Coaching style – I have used many different styles of coaching over the years as I evolved, developed and continually trying to improve myself in the way I coach and how would be the best approach to get the best out of my players. I am still constantly learning and there is no correct, wrong or one way of coaching. Each situation, team and players dictate which coaching style would best suit, either authoritarian, casual, co-operative or a combination of all three (http://www.mts.net/~cglass/Coaching%20Styles.pdf). I tended to use the co-operative coaching style where I allowed players to make decisions on their own while I would provide them with some ideas and guidelines on what we would be working on in a particular training session. I used this same approach with this team as well. However during one training session halfway through the season, the players were not training well, lazy if I’m honest.
So I raised my voiced and was very demanding in my instructions. Somehow the players actually responded well to this approach. In fact at the end of the training during our evaluation of the session, the players said that I need to be more demanding and forceful with them as they prefer that approach. One of the player’s mentioned that they liked it when I’m cranky as it motivates them to do well. To be honest I was somewhat perplexed as I have tried similar approaches on other teams I have coached previously and it ended up in a disaster. For this point on, started being more demanding but still used the co-operative style. Hence balancing both styles to get the best out of the players and the players thrived on it.
Motivating and creating a competitive training environment – Over the years I have read various coaching materials in the art of coaching and attended numerous coaching courses and conferences. Many of the literatures and courses mention that punishing athletes as a motivational tool is not very effective. I have not used tactics such as running round the field, sit-ups or push-ups as a form of motivation or creating a competitive training environment for over 10 years. I feel that it is counter-productive and it only creates fear within an athlete to be creative. So during training sessions, each activity would have some sort of outcome/result at the end, like keeping score between two teams. Therefore the losing team would collect the cones and balls. This is something I have always done.
So I continued with such an approach with this team as well. Once again, halfway during the season, the players asked that there should be more consequences for losing teams as it will motivate the players to work and train harder, achieve consistency and possible perfection (or near enough within their abilities). So I posed the question what they would consider as a “fine” not “punishment” (I prefer using the word “fine” as its is has a lesser perception of fear), and the players said that push-ups and sit-ups should be introduced as a fine for the losing team along with collecting the balls and cones. Once again, this group of players continue to surprise me, so I started introducing this into our trainings. I have to say, trainings started to be very competitive as no player wanted to lose and do push-ups.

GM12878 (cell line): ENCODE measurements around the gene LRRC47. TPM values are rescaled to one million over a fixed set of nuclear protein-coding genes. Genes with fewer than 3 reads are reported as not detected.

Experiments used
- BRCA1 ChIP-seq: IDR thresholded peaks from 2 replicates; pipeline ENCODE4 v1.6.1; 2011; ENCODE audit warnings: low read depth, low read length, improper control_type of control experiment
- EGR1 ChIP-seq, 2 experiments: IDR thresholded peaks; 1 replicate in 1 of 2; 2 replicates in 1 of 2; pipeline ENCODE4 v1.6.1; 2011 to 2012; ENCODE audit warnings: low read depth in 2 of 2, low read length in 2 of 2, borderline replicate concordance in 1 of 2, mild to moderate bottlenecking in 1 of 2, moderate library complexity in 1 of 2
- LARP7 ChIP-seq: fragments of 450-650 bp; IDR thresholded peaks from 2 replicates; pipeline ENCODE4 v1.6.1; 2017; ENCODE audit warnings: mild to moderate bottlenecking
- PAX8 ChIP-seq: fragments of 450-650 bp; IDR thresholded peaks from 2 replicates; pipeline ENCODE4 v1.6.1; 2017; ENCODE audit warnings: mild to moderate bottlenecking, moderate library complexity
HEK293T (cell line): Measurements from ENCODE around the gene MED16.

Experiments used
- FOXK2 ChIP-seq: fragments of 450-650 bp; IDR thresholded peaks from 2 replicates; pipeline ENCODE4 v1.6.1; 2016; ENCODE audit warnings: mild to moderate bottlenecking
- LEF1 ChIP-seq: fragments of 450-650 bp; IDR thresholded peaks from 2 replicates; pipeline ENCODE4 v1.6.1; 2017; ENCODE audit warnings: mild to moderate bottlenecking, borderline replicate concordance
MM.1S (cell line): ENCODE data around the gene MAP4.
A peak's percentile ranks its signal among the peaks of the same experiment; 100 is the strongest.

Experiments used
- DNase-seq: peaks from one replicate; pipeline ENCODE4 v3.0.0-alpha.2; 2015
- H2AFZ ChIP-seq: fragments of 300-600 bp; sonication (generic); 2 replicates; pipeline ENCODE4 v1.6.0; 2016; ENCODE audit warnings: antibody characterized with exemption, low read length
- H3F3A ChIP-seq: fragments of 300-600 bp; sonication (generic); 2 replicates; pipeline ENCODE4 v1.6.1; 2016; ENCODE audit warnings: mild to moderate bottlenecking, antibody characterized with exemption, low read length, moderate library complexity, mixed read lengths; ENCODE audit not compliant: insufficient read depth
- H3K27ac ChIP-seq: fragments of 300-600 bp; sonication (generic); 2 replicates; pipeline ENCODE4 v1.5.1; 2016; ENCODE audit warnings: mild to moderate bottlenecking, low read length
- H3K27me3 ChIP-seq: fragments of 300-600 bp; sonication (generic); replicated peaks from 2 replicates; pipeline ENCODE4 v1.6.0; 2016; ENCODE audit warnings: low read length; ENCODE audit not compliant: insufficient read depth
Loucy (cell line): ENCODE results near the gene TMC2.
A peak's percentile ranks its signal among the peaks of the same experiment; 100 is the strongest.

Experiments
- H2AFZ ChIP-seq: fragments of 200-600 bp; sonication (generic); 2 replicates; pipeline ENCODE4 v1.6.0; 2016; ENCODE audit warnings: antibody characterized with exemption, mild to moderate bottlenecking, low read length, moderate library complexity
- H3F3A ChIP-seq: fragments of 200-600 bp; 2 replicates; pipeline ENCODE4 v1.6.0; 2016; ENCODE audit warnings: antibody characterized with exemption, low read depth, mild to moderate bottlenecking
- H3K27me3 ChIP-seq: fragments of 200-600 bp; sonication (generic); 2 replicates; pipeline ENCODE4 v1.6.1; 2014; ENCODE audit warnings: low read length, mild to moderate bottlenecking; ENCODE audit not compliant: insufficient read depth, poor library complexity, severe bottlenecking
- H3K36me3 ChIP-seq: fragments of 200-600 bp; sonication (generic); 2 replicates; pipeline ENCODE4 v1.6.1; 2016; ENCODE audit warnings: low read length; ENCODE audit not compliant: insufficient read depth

Match Analysis – Another experiment I did this year with the team is only providing feedback and instructions tactically, though there were certain situations (not too many) I did suggest improving their technical performance. I stayed away from motivational speeches in particular and concentrated on how we should play, the style (either high or low pressure), seeing how the opposition plays and counter-act on that, using our strengthen out wide as oppose to playing down the middle as we are out number centrally, just to mention a few. I found this a lot more beneficial as it directly relates to the game and is something we can control. I the past I would instruct the players that they need to do this or that to win (the result was the goal), however the way I approached this year was to effect the game in a more positive way and the things I have control off. I saw continually improved understanding of the game by the players in each game.
I guess ultimately from my experience and experiment with this team this year, I can safely say that am definitely still evolving, developing and learning as a coach and how to coach. Empowering the athletes and allowing them to have input, feedback and ownership on how they want things to occur is very important. As a coach this year, I was less pre-occupied with the end goal (result) instead my training sessions and how I approached games was defined by the team’s keywords and objectives. I was a lot more relaxed and was able to analyse the game better and provide detailed tactical feedback during games.
While we as a team did not achieve our end goal that the players set out at the beginning of the season, I was very pleased and satisfied with the season and saw it as a success. As a coach, you are defined by your results/records/titles at a competitive/performance level where your job is on the line and that clubs consider you as a successful coach. This particular season, I consider myself a very successful coach. Not only did I further developed new understanding of coaching female athletes but to receive positive comments after the season from players was satisfying. Comments such as “I have learnt more from you this season that I have ever did” and “I have improved most that I ever have” were a re-occurring theme in their messages to me. They as players have in return helped me develop and improve as a coach.
Of the 15 players, six are graduating and are heading to university where four of the players have been recruited and two others will be trying out for their university women’s soccer programs. The rest nine players will be returning for another year in the U18 girls program. This in my view is success as these players are not lost to the game and continue to strive to play at a higher level and prolong their soccer career in a competitive environment.
With the university season about to start and Training Camp in a few days time, I am going implement the above approaches to my university coaching and evaluate and see if it does work or it was just a one off.